Healthy Habits: Small Changes for Huge Impact

By Martha McCully

Paleo to vegan may be too drastic a change for you—or anyone, for that matter. (Any time someone suggests a lifestyle overhaul, I run for the rosé.) But the truth is, there are minor adjustments that we can make to have a major healthy impact in the long run. I never thought I would be able to switch out my Kashi GOLEAN cereal with skim milk for an almond milk, berry and kale smoothie every morning, but that’s one of the healthy practices that became a permanent habit. Here are a few of my other favorites.

Add Turmeric to your salad dressing. It’s the best spice for your overall health because it contains curcumin, an anti-inflammatory and antioxidant. But who really consumes turmeric everyday? Here’s a simple recipe to take in this cancer-preventer daily: Make your salad dressing from olive oil, lemon juice, turmeric, cumin, salt (I am obsessed with Maldon) and black pepper. It gives your greens a little more zing and color, too. Also note that turmeric works best in our bodies when consumed with black pepper.

Pick pastured eggs. Animals cannot be “organic” – they can only be fed with organic food. So even “organic” eggs may not help balance your omega-6s with omega-3s (the goal is a 1:1 ratio). It just means chickens are eating organic feed, which can be a sack of grains such as soy and corn. “Cage-free” and “free-range” may not mean anything more than they have an option to go outside of their cage, but they may still be raised in a hen house. Track down eggs from chickens who are raised in pastures and naturally eating plants and insects, which is how they produce the healthy omega-3s found in their yolks. Farmer’s markets are the place to find them. Yes, they are more expensive. So when I make a big frittata, I use a few of these golden eggs and the egg whites from conventional supermarket eggs (never poured from a carton!).

Skip the dryer sheets. Did you know they work by coating your clothes in chemicals and synthetic fragrance? They can also emit toxic fumes like toluene and styrene that can cause pulmonary irritation and sensory irritation, as a study in the Journal of Toxicology and Environmental Health shows. The “soft” feeling on your clothes is likely from petroleum, which is the basis of a lot of synthetic chemicals. Switch to a natural dryer sheet that uses essential oils and plant-based materials, or just skip the dryer sheets altogether. Are your clothes really that rough? And when you take the clothes out of the dryer, just shake them out to get rid of the static cling. Remember, it’s the synthetic fabrics that get static-y, not natural fibers.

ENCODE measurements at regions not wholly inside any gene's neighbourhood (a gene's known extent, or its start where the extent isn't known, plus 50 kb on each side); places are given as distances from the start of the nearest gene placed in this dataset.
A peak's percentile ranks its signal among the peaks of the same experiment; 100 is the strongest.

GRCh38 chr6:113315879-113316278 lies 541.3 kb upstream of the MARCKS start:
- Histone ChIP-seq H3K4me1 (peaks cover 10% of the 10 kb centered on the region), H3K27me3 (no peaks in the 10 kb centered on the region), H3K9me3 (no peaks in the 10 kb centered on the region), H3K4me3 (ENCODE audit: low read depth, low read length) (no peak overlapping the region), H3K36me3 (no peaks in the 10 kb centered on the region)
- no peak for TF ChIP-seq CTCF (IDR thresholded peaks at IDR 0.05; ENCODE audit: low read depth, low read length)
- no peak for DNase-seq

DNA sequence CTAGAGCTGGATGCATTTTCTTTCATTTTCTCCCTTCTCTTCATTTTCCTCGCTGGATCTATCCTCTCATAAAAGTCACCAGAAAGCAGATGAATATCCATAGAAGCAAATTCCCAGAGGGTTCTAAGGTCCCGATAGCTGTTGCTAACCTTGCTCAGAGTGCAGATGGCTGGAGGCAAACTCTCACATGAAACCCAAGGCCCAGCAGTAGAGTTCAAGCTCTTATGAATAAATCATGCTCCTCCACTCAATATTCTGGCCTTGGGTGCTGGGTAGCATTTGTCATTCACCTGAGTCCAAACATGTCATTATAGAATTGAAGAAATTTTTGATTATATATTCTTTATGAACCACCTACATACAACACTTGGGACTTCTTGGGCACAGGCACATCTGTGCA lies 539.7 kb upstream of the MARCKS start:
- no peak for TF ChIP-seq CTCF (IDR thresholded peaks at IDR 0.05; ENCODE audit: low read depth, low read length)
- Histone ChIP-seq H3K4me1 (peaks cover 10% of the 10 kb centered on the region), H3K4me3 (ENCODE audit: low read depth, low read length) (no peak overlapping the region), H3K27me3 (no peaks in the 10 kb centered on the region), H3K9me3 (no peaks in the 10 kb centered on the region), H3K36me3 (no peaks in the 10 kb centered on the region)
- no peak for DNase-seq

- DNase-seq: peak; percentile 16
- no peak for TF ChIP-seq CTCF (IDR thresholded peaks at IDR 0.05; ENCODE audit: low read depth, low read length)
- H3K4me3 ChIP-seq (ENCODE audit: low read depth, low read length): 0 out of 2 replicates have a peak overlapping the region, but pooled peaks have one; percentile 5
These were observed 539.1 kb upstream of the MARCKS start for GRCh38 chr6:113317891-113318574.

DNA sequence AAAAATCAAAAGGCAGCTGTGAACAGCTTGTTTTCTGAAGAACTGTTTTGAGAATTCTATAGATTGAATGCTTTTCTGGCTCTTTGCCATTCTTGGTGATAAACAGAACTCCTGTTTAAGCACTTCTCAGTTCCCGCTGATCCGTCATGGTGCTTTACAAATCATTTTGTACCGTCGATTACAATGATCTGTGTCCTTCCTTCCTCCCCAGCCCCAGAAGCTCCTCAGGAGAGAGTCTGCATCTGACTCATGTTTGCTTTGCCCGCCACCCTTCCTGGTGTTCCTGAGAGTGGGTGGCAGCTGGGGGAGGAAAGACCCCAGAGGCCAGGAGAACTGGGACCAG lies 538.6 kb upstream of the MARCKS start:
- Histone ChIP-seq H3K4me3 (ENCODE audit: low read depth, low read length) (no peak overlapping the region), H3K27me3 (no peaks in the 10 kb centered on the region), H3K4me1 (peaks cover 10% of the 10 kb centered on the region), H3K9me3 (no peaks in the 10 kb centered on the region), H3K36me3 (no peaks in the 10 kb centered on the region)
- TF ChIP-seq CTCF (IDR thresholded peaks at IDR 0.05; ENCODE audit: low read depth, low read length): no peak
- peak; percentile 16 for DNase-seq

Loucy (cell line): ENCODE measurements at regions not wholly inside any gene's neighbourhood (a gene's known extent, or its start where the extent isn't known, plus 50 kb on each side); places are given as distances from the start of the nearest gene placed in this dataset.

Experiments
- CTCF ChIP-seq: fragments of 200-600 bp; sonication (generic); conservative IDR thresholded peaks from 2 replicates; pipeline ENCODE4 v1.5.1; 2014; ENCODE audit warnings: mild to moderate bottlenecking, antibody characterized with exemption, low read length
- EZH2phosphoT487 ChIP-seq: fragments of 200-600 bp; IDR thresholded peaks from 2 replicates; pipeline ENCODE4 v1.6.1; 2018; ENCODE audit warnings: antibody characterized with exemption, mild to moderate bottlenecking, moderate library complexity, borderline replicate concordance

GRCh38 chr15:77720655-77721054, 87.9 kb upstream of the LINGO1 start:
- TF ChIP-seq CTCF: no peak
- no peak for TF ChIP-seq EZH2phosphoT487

Use ice cubes made of lemon juice instead of water. If you can’t squeeze a fresh lemon every morning, just drop one of these beauties into your water. (You do start every morning with water and lemon juice, right? It perks up your digestive tract.) You can use the cubes in salad dressing or when cooking chicken or fish, too. By freezing ahead, you can also get the benefits of real lemon juice all year, which include cancer-fighting limonoids, vitamin C, potassium and flavonoids.

Swap oil-roasted nuts for raw. Oil roasted nuts are often baked with extra oil and a lot of salt. Why increase your sodium intake with extra oil and salt? Dry-roasted nuts are acceptable as long as there is nothing added to them, but I prefer raw. Most importantly, beware of premixed containers of nuts. Check the ingredients list for added oils and “natural flavors.” Huh? Aren’t there just supposed to be nuts there? “Natural flavors” can include hundreds of chemicals, like MSG, used as flavor enhancers and deemed part of the manufacturer’s “trade secret,” so listing each ingredient is not required by the FDA. Trader Joe’s sells almonds in individual packets.

This article originally appeared on livinghealthy.com.

Martha McCully is a writer and lifestyle expert known for trying whatever it takes to uncover the logic in health and beauty trends. She was the Executive Editor of In Style, a founding editor of Allure and a judge on HGTV’s Design Star for three seasons. Currently she is the Editorial Director at Bodhitree.com, launching this year. A former New Yorker, Martha traded in her snow boots for Tom’s, and now lives in Venice, California.

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